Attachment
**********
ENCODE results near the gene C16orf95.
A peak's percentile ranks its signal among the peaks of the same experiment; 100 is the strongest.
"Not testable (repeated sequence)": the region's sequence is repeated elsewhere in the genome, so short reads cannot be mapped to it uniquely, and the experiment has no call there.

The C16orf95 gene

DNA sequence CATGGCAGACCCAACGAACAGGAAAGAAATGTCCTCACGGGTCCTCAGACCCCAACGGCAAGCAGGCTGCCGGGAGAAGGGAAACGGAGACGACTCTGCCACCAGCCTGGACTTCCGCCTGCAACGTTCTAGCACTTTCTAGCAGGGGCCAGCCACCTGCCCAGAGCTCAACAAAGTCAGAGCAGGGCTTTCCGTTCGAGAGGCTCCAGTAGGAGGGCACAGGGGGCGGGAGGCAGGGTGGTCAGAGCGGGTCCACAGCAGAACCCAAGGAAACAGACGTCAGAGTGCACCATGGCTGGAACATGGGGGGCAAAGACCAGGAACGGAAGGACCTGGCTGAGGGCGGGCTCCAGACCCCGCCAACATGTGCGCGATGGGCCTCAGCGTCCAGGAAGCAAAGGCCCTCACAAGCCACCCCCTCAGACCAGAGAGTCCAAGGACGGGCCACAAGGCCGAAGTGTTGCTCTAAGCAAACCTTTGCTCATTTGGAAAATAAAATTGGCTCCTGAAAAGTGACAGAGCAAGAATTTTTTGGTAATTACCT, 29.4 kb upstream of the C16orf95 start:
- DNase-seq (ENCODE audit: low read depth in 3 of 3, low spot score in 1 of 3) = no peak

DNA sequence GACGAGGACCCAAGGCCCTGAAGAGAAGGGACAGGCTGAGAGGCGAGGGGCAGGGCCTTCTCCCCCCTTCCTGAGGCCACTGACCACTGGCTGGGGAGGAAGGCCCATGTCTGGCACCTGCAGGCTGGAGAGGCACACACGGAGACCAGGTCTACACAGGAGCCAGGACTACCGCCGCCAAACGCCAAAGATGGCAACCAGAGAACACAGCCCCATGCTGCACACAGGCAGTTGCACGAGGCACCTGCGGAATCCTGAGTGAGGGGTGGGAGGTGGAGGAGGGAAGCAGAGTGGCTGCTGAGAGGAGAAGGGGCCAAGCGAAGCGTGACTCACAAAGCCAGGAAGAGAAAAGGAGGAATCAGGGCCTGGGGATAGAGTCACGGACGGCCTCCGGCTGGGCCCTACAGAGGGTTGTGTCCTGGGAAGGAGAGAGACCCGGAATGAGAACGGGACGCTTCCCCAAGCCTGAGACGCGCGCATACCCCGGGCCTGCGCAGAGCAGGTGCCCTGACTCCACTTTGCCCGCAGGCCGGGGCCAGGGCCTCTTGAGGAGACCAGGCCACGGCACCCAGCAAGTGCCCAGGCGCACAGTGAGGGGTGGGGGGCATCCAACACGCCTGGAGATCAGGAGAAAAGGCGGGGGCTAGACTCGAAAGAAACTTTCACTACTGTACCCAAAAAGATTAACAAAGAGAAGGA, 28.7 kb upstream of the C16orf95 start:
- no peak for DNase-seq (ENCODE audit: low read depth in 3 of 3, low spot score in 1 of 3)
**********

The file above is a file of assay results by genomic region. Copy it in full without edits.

ENCODE results near the gene C16orf95.
A peak's percentile ranks its signal among the peaks of the same experiment; 100 is the strongest.
"Not testable (repeated sequence)": the region's sequence is repeated elsewhere in the genome, so short reads cannot be mapped to it uniquely, and the experiment has no call there.

The C16orf95 gene

DNA sequence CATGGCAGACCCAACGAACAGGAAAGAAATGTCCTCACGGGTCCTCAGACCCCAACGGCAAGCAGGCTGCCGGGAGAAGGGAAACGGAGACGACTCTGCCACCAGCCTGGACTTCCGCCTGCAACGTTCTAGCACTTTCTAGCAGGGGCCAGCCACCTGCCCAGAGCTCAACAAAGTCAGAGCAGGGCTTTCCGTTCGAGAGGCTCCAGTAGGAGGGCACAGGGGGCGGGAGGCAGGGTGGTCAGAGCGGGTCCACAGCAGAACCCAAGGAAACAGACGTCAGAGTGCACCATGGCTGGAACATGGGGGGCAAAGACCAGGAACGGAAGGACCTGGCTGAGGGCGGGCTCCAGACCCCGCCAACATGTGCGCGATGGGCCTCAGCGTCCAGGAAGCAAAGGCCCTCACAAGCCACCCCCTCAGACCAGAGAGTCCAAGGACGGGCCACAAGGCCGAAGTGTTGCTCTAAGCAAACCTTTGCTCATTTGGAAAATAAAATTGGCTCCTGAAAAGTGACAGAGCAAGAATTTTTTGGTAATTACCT, 29.4 kb upstream of the C16orf95 start:
- DNase-seq (ENCODE audit: low read depth in 3 of 3, low spot score in 1 of 3) = no peak

DNA sequence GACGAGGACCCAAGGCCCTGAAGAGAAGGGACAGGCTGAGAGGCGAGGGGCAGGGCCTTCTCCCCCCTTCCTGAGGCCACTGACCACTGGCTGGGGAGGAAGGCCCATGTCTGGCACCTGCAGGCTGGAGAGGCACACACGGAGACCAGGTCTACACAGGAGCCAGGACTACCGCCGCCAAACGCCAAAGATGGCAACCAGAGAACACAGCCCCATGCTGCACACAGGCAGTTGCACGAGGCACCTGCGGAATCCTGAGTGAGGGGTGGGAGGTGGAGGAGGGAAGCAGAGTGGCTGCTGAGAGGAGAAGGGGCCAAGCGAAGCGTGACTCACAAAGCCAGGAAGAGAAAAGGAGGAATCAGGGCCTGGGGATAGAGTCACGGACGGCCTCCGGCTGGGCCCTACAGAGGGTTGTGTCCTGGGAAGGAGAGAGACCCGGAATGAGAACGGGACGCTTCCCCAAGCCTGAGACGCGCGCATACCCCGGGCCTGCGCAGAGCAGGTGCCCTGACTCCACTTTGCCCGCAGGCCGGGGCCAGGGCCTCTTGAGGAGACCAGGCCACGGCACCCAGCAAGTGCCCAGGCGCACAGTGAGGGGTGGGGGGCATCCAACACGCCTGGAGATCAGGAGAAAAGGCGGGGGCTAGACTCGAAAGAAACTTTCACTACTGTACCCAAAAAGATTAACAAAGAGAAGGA, 28.7 kb upstream of the C16orf95 start:
- no peak for DNase-seq (ENCODE audit: low read depth in 3 of 3, low spot score in 1 of 3)